Automate Standard Contracts with AI Prediction. Example: NDA

In this bot you will learn to create your own small Machine Learning Model to predict selections of options in the contract, so your client or customer gets AI guidance using your NDA generation tool. You can use this function to show the most probable options based on historical data. Let me show you how this works in your frontend based on an NDA example.

In our example, we have set up the tool in a way that user needs to fill in a brief questionnaire about information about the parties which take part in the NDA, such as group entity, the industry, their name, address or HRB number.

Next, we are asked to briefly describe the project for preamble and if we want to provide a more detailed description of the project and add it as an annex. 

Now it is time to select which options we want to include in the NDA and here is where the Predictive AI comes into action by predicting which options would fit best according to our situation. The options are predicted on historical data, and you can decide which inputs are going to predict which options.  

Next, let’s select from when the NDA should apply and its expiry date.

And finally, here we have our completed NDA, which is now available for download. 

Now that we’ve experienced the potential benefits of this tool, let’s master the art of crafting our own NDA with the help of your own trained AI. 

Let’s build this bot step by step!

Step 1:  Initializing the bot

We are starting by giving our bot a memorable name and a short description.  

This first section purpose is to gather information about the different parties which take part in the NDA. 

To do so we start with a “dropdown” node from which the user can select between “Lexemo GmbH” and “Mustermann AG”.  

Step 2: Party Selection

Afterwards, we need to include a “logical condition” with two different “logic steps”. 

The first “logic step” is related to the “Lexemo GmbH” selection, while the second “logic step” with “Musterman AG”.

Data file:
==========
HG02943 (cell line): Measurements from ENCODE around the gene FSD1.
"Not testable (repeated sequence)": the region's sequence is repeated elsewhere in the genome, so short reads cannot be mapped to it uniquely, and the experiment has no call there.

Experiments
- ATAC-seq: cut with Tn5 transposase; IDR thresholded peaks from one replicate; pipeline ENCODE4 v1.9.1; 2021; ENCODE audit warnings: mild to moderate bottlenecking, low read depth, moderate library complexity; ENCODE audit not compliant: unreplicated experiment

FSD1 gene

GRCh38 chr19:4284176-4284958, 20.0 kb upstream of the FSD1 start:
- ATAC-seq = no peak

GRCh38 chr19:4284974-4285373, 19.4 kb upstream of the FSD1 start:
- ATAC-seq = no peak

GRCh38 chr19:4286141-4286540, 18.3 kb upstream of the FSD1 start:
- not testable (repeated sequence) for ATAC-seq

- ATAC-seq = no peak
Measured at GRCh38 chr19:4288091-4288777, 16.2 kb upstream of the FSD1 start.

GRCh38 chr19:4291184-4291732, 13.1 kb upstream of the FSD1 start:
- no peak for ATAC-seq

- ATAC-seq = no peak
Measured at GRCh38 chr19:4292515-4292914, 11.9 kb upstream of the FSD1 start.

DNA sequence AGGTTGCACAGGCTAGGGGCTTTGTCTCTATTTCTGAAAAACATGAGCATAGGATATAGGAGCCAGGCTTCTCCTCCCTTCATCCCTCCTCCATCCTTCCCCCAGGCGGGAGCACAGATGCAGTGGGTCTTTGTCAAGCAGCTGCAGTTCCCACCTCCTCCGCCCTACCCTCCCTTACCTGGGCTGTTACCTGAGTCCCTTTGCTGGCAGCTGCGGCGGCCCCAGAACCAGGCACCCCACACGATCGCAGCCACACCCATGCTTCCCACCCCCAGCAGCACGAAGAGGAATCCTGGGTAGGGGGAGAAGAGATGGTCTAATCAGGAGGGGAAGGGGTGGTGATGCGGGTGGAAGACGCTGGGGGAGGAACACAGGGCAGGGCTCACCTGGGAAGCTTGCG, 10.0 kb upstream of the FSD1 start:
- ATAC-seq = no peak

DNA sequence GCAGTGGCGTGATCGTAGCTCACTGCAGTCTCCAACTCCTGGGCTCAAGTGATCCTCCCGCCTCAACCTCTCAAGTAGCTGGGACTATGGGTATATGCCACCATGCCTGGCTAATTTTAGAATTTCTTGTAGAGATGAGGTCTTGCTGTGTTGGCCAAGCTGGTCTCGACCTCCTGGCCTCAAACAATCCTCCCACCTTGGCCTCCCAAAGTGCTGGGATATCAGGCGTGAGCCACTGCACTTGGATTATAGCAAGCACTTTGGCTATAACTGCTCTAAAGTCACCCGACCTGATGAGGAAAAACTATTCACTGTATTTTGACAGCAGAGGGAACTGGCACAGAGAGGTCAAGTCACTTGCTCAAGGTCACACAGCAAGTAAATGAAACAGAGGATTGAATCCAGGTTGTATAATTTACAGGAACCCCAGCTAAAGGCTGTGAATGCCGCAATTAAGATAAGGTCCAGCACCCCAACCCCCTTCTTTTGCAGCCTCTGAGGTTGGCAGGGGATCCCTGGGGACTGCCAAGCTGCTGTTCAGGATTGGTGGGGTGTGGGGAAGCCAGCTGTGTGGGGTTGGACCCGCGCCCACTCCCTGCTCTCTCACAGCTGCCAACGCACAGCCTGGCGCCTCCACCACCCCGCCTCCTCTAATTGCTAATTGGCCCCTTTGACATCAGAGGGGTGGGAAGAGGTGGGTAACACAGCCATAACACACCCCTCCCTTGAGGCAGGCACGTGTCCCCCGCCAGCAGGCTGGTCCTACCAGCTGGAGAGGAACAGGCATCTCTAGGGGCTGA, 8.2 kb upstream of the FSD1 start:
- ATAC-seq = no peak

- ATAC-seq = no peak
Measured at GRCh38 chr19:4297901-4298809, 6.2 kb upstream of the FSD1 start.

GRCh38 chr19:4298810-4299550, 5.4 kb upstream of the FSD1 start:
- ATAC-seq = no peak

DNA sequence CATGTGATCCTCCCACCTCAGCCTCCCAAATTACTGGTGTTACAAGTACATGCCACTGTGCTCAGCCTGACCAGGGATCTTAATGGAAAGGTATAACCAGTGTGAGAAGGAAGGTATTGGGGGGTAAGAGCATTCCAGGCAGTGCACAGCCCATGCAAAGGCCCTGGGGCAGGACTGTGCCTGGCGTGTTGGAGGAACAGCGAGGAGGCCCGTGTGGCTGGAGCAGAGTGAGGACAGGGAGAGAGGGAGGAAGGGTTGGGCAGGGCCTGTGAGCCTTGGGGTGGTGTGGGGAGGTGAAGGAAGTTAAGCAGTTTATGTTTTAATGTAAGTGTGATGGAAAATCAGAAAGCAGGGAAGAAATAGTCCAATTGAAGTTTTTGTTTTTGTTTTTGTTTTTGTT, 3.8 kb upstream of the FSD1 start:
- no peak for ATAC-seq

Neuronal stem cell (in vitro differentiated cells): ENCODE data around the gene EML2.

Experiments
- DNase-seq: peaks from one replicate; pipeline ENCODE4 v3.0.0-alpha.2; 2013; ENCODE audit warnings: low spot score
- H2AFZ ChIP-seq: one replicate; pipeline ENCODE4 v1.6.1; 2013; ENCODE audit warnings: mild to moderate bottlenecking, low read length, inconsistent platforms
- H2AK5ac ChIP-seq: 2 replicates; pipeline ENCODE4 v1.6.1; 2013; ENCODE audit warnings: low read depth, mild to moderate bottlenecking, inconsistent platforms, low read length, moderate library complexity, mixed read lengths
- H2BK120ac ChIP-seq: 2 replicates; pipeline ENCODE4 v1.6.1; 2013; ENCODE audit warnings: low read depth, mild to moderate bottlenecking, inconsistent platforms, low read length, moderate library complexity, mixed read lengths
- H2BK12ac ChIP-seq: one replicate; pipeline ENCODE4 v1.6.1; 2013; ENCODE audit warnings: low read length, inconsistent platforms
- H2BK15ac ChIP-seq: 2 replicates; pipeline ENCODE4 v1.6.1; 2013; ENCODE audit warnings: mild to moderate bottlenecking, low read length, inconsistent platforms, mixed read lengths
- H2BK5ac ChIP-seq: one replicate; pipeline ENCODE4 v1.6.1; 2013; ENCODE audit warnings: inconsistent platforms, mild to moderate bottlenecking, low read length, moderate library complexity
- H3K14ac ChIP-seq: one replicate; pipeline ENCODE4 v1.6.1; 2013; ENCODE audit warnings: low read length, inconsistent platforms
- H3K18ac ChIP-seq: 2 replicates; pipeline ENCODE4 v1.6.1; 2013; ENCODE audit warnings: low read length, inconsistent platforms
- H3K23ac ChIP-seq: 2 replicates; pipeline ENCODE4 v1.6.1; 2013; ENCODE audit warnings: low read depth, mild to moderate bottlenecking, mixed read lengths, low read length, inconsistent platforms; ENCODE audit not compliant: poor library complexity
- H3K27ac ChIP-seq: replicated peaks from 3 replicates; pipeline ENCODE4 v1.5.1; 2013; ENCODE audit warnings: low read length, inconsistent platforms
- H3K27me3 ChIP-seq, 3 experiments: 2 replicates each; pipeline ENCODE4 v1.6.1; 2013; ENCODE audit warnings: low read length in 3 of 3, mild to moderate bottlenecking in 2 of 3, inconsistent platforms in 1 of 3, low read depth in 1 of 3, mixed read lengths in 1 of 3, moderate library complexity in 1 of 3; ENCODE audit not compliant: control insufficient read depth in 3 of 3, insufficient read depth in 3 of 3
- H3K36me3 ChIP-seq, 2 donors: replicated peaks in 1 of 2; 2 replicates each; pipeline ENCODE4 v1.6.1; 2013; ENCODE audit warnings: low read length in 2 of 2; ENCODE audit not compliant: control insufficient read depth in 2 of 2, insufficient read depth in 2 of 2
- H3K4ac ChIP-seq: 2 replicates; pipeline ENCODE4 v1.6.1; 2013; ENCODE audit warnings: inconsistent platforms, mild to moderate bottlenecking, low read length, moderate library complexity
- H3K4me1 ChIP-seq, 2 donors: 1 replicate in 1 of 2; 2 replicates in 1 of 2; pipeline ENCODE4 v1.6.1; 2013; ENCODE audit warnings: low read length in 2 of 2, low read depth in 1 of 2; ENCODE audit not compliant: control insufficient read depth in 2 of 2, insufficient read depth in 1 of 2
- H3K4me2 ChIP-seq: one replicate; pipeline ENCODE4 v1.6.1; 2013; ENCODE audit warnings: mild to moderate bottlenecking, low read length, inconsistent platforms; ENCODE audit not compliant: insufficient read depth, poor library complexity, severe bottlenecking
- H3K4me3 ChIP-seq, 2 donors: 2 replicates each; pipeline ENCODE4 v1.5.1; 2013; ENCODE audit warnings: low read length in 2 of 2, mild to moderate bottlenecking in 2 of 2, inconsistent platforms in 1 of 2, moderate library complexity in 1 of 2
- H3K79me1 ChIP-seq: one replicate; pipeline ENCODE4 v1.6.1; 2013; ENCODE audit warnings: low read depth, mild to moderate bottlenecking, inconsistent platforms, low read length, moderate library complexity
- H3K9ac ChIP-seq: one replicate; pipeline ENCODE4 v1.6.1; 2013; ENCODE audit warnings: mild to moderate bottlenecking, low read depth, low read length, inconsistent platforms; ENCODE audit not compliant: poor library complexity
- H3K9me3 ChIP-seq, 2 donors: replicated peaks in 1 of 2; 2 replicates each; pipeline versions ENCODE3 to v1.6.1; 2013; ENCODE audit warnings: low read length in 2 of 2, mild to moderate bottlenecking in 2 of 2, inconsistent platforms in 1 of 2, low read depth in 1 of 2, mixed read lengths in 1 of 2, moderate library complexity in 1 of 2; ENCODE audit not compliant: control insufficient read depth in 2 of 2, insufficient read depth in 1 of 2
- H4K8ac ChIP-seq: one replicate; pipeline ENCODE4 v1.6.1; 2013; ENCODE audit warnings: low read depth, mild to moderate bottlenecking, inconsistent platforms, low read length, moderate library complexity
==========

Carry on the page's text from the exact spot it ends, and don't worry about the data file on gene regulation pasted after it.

Following each logic step let’s add a “boilerplate” node with the address of each company. So, for example, if the user picks “Lexemo GmbH” its address will be added to the NDA. 

Step 3: Choose the industry

Also, we need the user to select the industry of the contracting party via “dropdown”. In this case we offer three options: IT/Developers, advisory and freelancer, but you can add options adapted to your precise use case.  

Step 5: Enter party information

To end with this section, we introduced three different “text” nodes for the user to enter the following information: 

  • Contracting party’s name. 
  • Contracting party’s address. 
  • Their HRB number. 

Step 6: Outline the project

Now, to maintain organization, let’s add a new section where we request a description of the project. 

To do so, we need to include a “text” node.   

Step 7: Annex option

Next, include a checkbox node. Here you can decide if you want a detailed description of the project and the information exchanged to be added as an annex. 

Add a new “logical condition” and in case user’s selection is “yes” from the “checkbox-annex” they will be able to enter a detailed description of the project thanks to a “text area” node. 

Also, add a “boilerplate” node in which we want to include the “annex-yes” variable to introduce that annex on the NDA. By adding the Annex variable, we are adding the text that user enters in the frontend.

Step 8: Key section

In this NDA example, we have included a new section which contains two differentiated parts, one for “reverse engineering” and the other for “contractual penalty”. Each of them, have an “AI Prediction” node that will predict the result for each of the questions in this section. 

Step 9: Predictions setup

We start with the “reverse engineering” and the “AI Prediction” node we have configured for it. This node requires certain specifications, but remember that you can always modify this parameters according to the type of contract you would like to automate.

Click “Edit Input Nodes” and choose “dropdown- industry and dropdown party”. This is the basis for our prediction, so in other words, every input node we select here will affect the prediction of the selected output node. Now let’s click “Edit output Nodes” and select the checkbox node we actually want to predict. This is the one that follows immediately after, in this case “checkbox-reverse engineering”.